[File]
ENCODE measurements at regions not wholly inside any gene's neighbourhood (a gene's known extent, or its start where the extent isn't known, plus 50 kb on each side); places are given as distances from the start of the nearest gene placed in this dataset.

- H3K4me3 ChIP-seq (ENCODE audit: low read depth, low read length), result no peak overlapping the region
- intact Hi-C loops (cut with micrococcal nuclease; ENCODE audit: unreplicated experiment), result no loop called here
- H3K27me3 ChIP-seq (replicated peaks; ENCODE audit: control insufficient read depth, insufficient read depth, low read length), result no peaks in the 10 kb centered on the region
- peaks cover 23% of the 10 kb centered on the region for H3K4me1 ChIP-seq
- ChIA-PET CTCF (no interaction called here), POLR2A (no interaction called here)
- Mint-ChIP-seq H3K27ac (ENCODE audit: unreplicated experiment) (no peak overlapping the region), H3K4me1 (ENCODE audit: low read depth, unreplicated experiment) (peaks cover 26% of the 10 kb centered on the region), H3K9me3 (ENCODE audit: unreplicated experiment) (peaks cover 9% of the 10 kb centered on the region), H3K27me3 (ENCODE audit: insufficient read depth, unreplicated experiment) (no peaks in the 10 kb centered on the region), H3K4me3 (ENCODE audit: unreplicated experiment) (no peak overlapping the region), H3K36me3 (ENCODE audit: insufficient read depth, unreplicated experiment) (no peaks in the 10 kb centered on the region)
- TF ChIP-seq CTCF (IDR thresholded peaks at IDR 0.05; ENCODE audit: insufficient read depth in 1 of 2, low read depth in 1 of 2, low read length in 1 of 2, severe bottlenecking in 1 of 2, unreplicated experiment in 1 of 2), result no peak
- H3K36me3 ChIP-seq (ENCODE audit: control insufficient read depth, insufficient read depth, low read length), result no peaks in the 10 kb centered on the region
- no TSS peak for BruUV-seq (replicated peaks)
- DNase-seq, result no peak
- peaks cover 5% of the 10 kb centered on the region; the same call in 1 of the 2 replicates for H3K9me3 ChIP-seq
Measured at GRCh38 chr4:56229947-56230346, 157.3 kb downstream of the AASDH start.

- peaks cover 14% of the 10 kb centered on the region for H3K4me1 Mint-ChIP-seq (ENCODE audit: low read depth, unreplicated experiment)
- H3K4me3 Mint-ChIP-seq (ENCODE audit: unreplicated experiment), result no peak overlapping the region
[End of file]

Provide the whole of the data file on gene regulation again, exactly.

ENCODE measurements at regions not wholly inside any gene's neighbourhood (a gene's known extent, or its start where the extent isn't known, plus 50 kb on each side); places are given as distances from the start of the nearest gene placed in this dataset.

- H3K4me3 ChIP-seq (ENCODE audit: low read depth, low read length), result no peak overlapping the region
- intact Hi-C loops (cut with micrococcal nuclease; ENCODE audit: unreplicated experiment), result no loop called here
- H3K27me3 ChIP-seq (replicated peaks; ENCODE audit: control insufficient read depth, insufficient read depth, low read length), result no peaks in the 10 kb centered on the region
- peaks cover 23% of the 10 kb centered on the region for H3K4me1 ChIP-seq
- ChIA-PET CTCF (no interaction called here), POLR2A (no interaction called here)
- Mint-ChIP-seq H3K27ac (ENCODE audit: unreplicated experiment) (no peak overlapping the region), H3K4me1 (ENCODE audit: low read depth, unreplicated experiment) (peaks cover 26% of the 10 kb centered on the region), H3K9me3 (ENCODE audit: unreplicated experiment) (peaks cover 9% of the 10 kb centered on the region), H3K27me3 (ENCODE audit: insufficient read depth, unreplicated experiment) (no peaks in the 10 kb centered on the region), H3K4me3 (ENCODE audit: unreplicated experiment) (no peak overlapping the region), H3K36me3 (ENCODE audit: insufficient read depth, unreplicated experiment) (no peaks in the 10 kb centered on the region)
- TF ChIP-seq CTCF (IDR thresholded peaks at IDR 0.05; ENCODE audit: insufficient read depth in 1 of 2, low read depth in 1 of 2, low read length in 1 of 2, severe bottlenecking in 1 of 2, unreplicated experiment in 1 of 2), result no peak
- H3K36me3 ChIP-seq (ENCODE audit: control insufficient read depth, insufficient read depth, low read length), result no peaks in the 10 kb centered on the region
- no TSS peak for BruUV-seq (replicated peaks)
- DNase-seq, result no peak
- peaks cover 5% of the 10 kb centered on the region; the same call in 1 of the 2 replicates for H3K9me3 ChIP-seq
Measured at GRCh38 chr4:56229947-56230346, 157.3 kb downstream of the AASDH start.

- peaks cover 14% of the 10 kb centered on the region for H3K4me1 Mint-ChIP-seq (ENCODE audit: low read depth, unreplicated experiment)
- H3K4me3 Mint-ChIP-seq (ENCODE audit: unreplicated experiment), result no peak overlapping the region